Suppose a planet is in an elliptical orbit around the sun with semimajor axis *a* and semiminor axis *b*. Then the average distance of the planet to the sun over time equals

*a*(1 + *e*²/2)

where the eccentricity *e* satisfies

*e*² = 1 − *b*²/*a*².

You can find a proof of this statement in [1].

This post will look at the set of all orbits with a fixed average distance *r* to the sun. Without loss of generality we can choose our units so that *r* = 1.

Clearly one possibility is to set *a* = *b* = 1 so the orbit is a circle. The distance is constantly 1, so the average is 1.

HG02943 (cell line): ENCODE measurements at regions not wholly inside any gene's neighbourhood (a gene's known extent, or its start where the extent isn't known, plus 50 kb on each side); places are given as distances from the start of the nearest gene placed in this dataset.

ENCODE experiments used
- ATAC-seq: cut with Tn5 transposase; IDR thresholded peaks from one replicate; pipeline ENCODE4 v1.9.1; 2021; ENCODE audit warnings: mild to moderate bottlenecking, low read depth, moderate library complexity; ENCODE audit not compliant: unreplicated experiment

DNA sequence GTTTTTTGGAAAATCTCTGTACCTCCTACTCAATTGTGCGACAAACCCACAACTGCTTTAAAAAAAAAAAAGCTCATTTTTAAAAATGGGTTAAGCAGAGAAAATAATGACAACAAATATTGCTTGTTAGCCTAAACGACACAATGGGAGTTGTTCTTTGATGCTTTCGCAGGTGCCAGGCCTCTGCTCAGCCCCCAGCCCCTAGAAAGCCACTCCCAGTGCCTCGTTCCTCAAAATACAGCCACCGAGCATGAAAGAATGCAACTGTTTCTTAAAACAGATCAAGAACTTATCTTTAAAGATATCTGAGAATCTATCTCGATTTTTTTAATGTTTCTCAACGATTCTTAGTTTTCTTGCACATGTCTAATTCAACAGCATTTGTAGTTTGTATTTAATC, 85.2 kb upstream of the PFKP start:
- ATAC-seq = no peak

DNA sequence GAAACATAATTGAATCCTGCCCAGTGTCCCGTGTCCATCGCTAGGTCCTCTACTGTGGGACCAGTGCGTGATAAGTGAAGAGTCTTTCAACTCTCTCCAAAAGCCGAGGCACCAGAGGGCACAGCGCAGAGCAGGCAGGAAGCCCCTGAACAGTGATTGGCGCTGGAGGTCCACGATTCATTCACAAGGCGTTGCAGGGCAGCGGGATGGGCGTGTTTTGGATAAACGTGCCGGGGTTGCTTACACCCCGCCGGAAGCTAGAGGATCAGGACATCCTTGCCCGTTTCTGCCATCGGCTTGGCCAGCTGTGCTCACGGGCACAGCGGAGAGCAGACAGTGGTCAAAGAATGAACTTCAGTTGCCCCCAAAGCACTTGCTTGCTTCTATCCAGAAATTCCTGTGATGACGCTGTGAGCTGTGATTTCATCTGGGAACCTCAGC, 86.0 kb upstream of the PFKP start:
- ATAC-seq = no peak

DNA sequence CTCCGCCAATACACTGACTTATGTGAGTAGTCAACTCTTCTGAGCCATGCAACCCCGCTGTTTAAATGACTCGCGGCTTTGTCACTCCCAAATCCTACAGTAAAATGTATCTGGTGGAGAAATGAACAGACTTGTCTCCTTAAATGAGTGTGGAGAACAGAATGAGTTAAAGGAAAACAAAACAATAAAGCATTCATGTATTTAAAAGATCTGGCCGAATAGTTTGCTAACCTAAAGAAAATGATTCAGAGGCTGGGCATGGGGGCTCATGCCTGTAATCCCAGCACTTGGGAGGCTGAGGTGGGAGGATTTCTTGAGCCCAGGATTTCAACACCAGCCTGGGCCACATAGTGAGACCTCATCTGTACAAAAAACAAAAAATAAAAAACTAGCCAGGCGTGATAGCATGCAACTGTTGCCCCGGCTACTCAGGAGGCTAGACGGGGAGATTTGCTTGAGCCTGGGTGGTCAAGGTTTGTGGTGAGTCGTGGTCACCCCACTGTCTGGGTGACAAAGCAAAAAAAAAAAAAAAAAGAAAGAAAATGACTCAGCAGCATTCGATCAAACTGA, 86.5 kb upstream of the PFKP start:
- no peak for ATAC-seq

We can also maintain a distance of 1 by reducing *a* but increasing the eccentricity *e*. The possible orbits of average distance 1 satisfy

*a*(1 + *e*²/2) = 1

with 0 < *b* ≤ *a* ≤ 1. A little algebra shows that

*b* = √(3*a*² – 2*a*),

and that 2/3 < *a* ≤ 1. As *a* approaches 2/3, *b* approaches 0.

Let’s put the center of our coordinate system at the sun and assume the other focus of the elliptical orbits is somewhere along the positive *x*-axis. When *e* is 0 we have a unit circle orbit. As *e* approaches 1, the orbits approach a horizontal line with the sun on one end.

## Related posts

[1] Sherman K. Stein. “Mean Distance” in Kepler’s Third Law. Mathematics Magazine, Vol. 50, No. 3 (May, 1977), pp. 160–162